Stockholm University, Faculty of Science, Department of Zoology, Ethology.
    Stach, Robert
    Stockholm University, Faculty of Science, Department of Zoology, Ethology.
    Barboutis, Christos
    Extensive fuelling in great reed warblers following the trans-Sahara crossing in springManuscript (preprint) (Other academic)
    Abstract [en]

    Migratory birds wintering in Africa face the challenge of passing the Sahara desert with little opportunities to forage. During spring migration birds thus arrive in the Mediterranean area after crossing the desert with very low energy reserves. Since early arrival to the breeding grounds often is of importance to maximize reproductive success, finding stopover sites with good refuelling possibilities after the Saharan passage is of utmost importance. Here we report on extensive fuelling in the great reed warbler, Acrocephalus arundinaceus, on the south coast of Crete in spring, the first land that they encounter after crossing the Sahara desert and the Mediterranean Sea in this area. Birds were trapped with mist nets at a river mouth, individually ringed and information about body mass, wing length, muscle score and fat score were recorded. Due to an exceptional high recapture rate at the trapping site (45%), we were able to calculate minimum stopover time and fuel deposition rates in 25 individual great reed warblers during one spring season. The large proportion of trapped great reed warbler compared to other species and the large number of recaptures suggests that great reed warbler actively choose this area for stopover. The relatively long stopover period at the site, the high fuel deposition rate (1 g day-1) and the large body mass increase show that great reed warblers at this site regularly deposit a much larger fuel load than needed for one continued flight stage to the north. It was also shown that birds with lower body mass at first capture had a higher fuel deposition rate than birds with higher body mass. This indicates that individuals are able to adjust their food intake in relation to energy reserves.

  • 18.
    Gamberale-Stille, Gabriella
    et al.
    Stockholm University, Faculty of Science, Department of Zoology, Ethology.
    Bragée, Carolina
    Stockholm University, Faculty of Science, Department of Zoology.
    Tullberg, Birgitta S.
    Stockholm University, Faculty of Science, Department of Zoology, Animal Ecology.
    Higher survival of aposematic prey in close encounters with predators – an experimental study of detection distance.2009In: Animal Behaviour, ISSN 0003-3472, E-ISSN 1095-8282, Vol. 78, p. 111-116Article in journal (Refereed)
    Abstract [en]

    Aposematic animals are often conspicuous. It has been hypothesized that one function of conspicuousness in such prey is to be detected from afar by potential predators: the ‘detection distance hypothesis’. The hypothesis states that predators are less prone to attack at long detection range because more time is allowed for making the ‘correct’ decision not to attack the unprofitable prey. The detection distance hypothesis has gained some experimental support in that time-limited predators make more mistakes. To investigate effects of prey presentation distance we performed two experiments. First, in experiment 1, we investigated at what distance chicks, Gallus gallus domesticus, could see the difference in colour between aposematic and plain mealworms. Birds chose the correct track in a two-way choice when prey were at 20, 40 and 60 cm distance but not at 80 cm. Second, in experiment 2, fifth-instar larvae of the aposematic bug Lygaeus equestris were presented to experienced chicks at 2, 20 or 60 cm distance. We found no difference in attack probability between distances. However, prey mortality was significantly lower for the shortest presentation distance. In conclusion, we found no support for the hypothesis that aposematic prey benefit from long-range detection; in fact they benefit from shortdistance detection. This result, and others, suggests that the conspicuousness of aposematic prey at a distance may simply be a by-product of an efficient signalling function after detection.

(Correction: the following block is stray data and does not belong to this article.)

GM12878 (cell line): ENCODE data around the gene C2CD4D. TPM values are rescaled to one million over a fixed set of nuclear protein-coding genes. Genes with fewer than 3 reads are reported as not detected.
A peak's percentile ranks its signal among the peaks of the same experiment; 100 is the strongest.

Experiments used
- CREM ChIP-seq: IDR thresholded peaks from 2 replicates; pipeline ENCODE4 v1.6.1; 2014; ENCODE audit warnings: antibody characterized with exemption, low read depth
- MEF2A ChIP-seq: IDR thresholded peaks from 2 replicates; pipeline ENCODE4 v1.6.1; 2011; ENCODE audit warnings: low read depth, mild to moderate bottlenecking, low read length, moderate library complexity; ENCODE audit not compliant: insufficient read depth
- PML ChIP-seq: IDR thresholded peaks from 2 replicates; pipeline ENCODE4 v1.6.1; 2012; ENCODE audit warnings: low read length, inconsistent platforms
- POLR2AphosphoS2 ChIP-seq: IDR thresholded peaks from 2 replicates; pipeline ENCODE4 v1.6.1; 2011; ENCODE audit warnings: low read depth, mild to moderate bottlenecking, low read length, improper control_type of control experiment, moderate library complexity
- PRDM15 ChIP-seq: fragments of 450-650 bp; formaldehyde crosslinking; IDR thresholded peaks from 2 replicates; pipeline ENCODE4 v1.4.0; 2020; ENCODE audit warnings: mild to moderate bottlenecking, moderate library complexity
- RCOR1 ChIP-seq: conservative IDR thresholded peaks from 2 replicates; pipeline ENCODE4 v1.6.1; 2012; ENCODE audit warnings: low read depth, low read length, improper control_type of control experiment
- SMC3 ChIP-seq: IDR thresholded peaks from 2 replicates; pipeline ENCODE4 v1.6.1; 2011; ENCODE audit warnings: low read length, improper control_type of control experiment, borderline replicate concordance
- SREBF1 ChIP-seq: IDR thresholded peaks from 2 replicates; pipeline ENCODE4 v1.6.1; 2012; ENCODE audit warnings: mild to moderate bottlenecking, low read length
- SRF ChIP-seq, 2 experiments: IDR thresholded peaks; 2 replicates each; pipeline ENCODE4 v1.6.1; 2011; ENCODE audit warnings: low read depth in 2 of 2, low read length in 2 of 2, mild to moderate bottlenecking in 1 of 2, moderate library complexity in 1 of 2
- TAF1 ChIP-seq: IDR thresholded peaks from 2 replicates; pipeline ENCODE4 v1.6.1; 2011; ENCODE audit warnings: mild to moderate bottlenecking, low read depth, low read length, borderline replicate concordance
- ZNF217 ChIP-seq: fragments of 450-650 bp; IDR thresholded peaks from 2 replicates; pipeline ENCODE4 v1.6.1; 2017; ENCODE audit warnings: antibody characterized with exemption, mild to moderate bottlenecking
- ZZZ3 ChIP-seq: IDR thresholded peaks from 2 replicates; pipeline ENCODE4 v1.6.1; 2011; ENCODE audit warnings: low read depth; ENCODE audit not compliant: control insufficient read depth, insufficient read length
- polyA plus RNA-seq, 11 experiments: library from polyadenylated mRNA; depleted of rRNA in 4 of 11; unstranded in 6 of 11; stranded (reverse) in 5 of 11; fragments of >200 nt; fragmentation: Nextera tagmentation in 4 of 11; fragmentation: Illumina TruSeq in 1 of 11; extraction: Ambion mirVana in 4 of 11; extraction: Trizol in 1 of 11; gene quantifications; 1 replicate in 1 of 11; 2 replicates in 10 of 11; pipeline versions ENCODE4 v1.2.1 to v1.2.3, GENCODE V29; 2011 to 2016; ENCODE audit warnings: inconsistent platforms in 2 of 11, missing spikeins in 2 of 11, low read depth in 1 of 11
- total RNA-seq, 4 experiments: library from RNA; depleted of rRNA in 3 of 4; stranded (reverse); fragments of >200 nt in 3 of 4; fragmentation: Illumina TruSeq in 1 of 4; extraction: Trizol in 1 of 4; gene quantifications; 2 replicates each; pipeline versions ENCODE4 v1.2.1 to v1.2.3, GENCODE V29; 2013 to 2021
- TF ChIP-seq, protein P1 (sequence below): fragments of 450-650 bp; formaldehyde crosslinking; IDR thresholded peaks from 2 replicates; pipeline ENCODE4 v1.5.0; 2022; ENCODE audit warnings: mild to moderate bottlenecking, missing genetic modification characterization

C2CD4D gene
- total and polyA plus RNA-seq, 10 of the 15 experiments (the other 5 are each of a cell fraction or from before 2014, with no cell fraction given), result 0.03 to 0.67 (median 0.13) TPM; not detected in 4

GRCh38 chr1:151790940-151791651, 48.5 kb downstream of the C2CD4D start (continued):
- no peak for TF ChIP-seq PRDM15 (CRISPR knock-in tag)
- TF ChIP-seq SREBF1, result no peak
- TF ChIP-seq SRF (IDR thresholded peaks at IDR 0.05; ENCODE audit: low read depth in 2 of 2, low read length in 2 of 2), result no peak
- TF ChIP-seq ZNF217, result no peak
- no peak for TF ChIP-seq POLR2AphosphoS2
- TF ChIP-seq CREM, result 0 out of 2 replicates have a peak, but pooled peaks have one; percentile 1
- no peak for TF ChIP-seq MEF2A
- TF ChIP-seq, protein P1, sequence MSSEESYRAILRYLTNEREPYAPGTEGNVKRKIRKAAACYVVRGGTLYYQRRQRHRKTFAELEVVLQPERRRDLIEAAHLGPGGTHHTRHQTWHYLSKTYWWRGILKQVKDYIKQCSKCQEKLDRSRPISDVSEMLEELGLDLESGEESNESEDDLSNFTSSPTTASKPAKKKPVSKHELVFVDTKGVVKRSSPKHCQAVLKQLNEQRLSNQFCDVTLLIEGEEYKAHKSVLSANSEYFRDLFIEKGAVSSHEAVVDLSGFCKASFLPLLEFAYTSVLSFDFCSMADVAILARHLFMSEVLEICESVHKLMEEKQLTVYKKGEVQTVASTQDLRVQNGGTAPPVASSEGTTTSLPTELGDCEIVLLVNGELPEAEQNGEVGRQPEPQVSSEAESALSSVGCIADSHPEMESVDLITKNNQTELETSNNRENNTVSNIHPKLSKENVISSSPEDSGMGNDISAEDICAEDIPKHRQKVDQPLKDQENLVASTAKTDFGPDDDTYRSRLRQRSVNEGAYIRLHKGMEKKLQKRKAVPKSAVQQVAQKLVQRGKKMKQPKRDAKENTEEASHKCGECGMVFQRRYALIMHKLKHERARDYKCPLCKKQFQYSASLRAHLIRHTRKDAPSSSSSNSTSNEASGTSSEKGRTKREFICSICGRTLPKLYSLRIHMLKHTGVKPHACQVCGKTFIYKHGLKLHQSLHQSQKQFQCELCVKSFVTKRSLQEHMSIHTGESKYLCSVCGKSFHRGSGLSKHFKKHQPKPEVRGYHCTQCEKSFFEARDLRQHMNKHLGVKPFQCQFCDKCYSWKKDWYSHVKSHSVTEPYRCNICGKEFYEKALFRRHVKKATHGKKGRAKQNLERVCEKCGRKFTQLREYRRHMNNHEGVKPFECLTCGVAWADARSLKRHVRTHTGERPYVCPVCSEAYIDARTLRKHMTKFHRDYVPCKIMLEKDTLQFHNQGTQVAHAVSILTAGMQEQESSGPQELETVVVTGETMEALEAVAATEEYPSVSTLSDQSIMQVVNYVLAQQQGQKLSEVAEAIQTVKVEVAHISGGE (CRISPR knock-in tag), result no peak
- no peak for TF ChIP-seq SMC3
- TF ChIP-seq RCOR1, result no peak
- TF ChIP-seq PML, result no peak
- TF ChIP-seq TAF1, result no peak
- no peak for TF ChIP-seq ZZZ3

• 19.
    Gillingham, M A F
    et al.
    Edward Grey Institute, University of Oxford.
    Richardson, D S
    School of Biological Sciences, University of East Anglia.
    Lovlie, H
    Stockholm University, Faculty of Science, Department of Zoology, Department of Ethology.
    Moynihan, A
    Department of Zoology, Edward Grey Institute.
    Worley, K
    School of Biological Sciences, University of East Anglia.
    Pizzari, T
    Edward Grey Institute, University of Oxford.
    Cryptic preference for MHC-dissimilar females inmale red junglefowl, Gallus gallus2009In: Proceedings of the Royal Society of London. Biological Sciences, ISSN 0962-8452, E-ISSN 1471-2954, p. 1083-1092Article in journal (Refereed)
  • 20.
    Hagman, Mattias
    et al.
    Stockholm University, Faculty of Science, Department of Zoology, Ethology.
    Hayes, Andrew
    Capon, Rob
    Shine, Richard
    Alarm cues experienced by cane toad tadpoles affect post-metamorphic morphology and chemical defences2009In: Functional Ecology, ISSN 0269-8463, E-ISSN 1365-2435, Vol. 23, p. 126-132Article in journal (Refereed)
    Abstract [en]